Jackie – French Poodle

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THIS is a sad little story, in a way, since it is the last of the series
for the time being, at any rate.

We have had a lot of fun (at least I hope we have) popping
in and out of the infinite variety of taverns, inns, and pubs
that make the life of the Londoner richer than it might other-
wise be.

And if the pubs are of infinite variety, what shall we say of the
countless canine friends we have made? But if we feel in the least
sad at parting, we have only to consider Jackie of ,
and once again there will be a song in our hearts.


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It will be plain that from all the  pubs that I have entered
to find new friends,human and canine, there must be one which
I use above all others. Of course, there is, Its name? .

and Jackie

But it’s no good pretending that I just entered this highly agree-
able house, ordered a pint, and sunk into an artistic coma. Nothing
of the sort. For one thing, I had to contend with Jackie, and between
ourselves, his constant interruptions have become a great source
of pleasure to me, so much so that I had to draw him. What do you
think of our Jackie? –

He’s a handsome French poodle, liver-coloured, of two summers.
He’s not a standard size; neither is he a miniature. He’s an in
between, if you follow me.

No one could fail to become fond of Jackie. For one thing, he’s
an extremely friendly dog. Who can resist the appeal of a friendly
dog? I know I can’t, nor do I want to. He is also the proud father
of seven youngsters. I don’t know whether he looks after his children’s
welfare or not, but he looks after his own very well, so I expect
he spares a fatherly thought for his offspring who live only a stone’s
throw away from The Denmark.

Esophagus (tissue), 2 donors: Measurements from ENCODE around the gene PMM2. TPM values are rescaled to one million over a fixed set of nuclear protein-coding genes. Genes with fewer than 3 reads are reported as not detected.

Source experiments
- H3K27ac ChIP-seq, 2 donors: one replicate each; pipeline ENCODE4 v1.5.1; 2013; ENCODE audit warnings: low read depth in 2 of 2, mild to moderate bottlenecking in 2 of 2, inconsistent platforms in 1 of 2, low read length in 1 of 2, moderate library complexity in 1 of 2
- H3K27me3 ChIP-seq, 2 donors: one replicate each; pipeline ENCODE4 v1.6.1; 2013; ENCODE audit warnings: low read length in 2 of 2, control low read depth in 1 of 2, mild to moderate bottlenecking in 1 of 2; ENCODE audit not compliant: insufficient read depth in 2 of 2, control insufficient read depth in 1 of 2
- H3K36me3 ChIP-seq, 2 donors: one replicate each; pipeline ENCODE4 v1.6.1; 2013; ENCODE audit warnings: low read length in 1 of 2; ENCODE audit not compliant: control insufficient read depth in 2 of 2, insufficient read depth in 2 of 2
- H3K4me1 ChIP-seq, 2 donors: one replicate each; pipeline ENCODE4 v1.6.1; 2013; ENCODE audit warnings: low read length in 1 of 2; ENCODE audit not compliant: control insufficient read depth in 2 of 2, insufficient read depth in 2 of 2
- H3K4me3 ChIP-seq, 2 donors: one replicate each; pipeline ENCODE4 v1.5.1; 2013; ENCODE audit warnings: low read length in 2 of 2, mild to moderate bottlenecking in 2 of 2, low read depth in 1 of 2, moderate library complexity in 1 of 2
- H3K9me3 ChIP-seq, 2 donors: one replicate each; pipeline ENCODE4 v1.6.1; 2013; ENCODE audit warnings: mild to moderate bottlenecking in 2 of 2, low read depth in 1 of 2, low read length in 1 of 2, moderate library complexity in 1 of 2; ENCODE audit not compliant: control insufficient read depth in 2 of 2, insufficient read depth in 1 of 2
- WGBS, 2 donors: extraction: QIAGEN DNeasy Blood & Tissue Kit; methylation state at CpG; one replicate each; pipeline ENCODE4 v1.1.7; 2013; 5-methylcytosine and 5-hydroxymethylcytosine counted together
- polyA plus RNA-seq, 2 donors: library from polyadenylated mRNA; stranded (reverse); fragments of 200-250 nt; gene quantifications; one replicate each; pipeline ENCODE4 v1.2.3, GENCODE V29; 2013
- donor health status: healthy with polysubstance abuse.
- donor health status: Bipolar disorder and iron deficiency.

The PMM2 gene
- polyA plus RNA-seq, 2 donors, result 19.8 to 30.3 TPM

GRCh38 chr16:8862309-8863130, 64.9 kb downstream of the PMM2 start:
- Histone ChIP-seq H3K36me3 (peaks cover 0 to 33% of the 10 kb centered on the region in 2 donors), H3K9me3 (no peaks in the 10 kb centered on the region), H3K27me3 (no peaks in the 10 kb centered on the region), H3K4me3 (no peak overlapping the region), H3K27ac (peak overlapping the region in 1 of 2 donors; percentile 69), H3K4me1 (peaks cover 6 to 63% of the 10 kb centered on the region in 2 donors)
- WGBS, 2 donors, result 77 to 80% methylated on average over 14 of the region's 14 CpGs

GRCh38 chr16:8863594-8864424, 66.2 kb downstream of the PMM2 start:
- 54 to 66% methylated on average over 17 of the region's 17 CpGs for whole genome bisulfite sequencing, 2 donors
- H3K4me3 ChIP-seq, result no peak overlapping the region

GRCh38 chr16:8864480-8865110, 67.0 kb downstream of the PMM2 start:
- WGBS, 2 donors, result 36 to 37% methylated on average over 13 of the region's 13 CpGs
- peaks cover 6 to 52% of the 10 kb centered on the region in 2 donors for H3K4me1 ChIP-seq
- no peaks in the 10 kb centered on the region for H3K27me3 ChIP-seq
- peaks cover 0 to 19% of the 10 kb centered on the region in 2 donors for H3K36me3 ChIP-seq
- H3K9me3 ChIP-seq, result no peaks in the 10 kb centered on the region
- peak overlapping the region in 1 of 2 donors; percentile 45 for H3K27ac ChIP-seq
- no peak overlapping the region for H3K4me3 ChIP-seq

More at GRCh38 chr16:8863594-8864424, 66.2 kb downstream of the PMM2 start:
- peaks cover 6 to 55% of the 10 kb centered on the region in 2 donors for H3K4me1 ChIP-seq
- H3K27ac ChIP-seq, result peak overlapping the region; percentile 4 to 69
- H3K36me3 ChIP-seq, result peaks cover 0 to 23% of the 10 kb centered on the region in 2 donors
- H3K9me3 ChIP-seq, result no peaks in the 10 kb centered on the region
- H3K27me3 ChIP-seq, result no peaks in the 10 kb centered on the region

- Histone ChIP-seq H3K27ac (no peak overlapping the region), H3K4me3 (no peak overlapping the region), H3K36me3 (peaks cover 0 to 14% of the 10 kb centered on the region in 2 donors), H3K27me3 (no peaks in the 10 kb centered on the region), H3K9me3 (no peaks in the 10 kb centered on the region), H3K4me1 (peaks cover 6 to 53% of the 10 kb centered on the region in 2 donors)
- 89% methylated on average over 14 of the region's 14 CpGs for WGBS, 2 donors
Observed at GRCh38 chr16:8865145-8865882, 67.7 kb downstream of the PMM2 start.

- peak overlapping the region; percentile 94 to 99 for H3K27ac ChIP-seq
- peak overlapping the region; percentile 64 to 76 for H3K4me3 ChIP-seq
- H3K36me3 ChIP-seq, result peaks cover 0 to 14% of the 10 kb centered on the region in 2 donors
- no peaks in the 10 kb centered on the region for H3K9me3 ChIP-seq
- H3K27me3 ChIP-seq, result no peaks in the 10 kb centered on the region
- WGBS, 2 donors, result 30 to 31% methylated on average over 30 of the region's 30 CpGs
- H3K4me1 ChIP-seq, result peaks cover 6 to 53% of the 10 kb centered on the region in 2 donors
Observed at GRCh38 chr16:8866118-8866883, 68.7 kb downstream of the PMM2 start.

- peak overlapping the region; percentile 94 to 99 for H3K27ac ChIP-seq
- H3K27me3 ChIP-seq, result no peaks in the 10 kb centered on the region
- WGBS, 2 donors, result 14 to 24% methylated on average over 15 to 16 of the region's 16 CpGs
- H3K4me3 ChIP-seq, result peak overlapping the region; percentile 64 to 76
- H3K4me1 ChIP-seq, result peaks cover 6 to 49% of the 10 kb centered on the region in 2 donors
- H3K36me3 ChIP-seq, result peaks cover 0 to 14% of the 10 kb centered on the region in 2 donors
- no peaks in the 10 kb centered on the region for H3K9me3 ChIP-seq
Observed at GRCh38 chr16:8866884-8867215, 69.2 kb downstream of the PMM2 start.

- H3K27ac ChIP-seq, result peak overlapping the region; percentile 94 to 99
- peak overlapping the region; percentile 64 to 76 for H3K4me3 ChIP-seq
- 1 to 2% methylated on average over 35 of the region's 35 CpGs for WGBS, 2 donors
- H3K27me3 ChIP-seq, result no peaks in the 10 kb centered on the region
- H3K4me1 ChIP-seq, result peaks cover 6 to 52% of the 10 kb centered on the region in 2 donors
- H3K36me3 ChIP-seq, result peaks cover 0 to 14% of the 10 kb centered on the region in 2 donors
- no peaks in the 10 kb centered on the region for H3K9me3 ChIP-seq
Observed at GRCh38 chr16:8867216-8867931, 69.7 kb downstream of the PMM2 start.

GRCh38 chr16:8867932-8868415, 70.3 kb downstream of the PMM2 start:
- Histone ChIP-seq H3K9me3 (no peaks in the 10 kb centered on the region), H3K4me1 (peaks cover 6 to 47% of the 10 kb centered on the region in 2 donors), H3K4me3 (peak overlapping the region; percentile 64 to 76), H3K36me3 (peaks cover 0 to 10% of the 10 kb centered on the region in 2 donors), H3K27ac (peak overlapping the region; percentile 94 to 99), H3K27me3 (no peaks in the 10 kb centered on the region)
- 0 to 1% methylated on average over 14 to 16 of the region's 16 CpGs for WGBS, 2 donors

His wife takes charge of the children,
and doubtless there are not infrequent canine conversaziones, the
code of which has for ever largely remained a mystery to mere

As for the house itself, there is a good deal of mystery about
that, too. That it is very old weiknow; that there must be an
abundance of historical associations is obvious. Yet, try as I can
and have done, I have found very little to go on.

There is, though, one tradition: this has it that when the Danes
came up the Thames and landed at Chelsea Reach, they wanted
to establish a place for drinking purposes, and having to call
their “house” something, very naturally called it The Denmark.

Whether there is the least truth in the legend, I do not know.
Certainly it has a near nautical shape; it is also very ship-
shape, as you might expect since the landlord had the honour
and privilege to serve in the Royal Navy. The decorations tell as
much. You will find here “port” and “starboard” lights together
with a clock put together in the form of a lighthouse. Nor must we
forget the many seafaring relics he has so lovingly assembled and
utilized to decorate the oak-panelled walls.

We linger therefore over the thought that the Danes are a
great seafaring nation who once had the misfortune to meet Nelson’s
Band of Brothers in their most aggressive mood. So the name of
Denmark is not altogether unfitting.

We have already seen some of the historical background of the
district in which The Denmark is situated. So we can but copy Mine
Host, and say “time”. ‘

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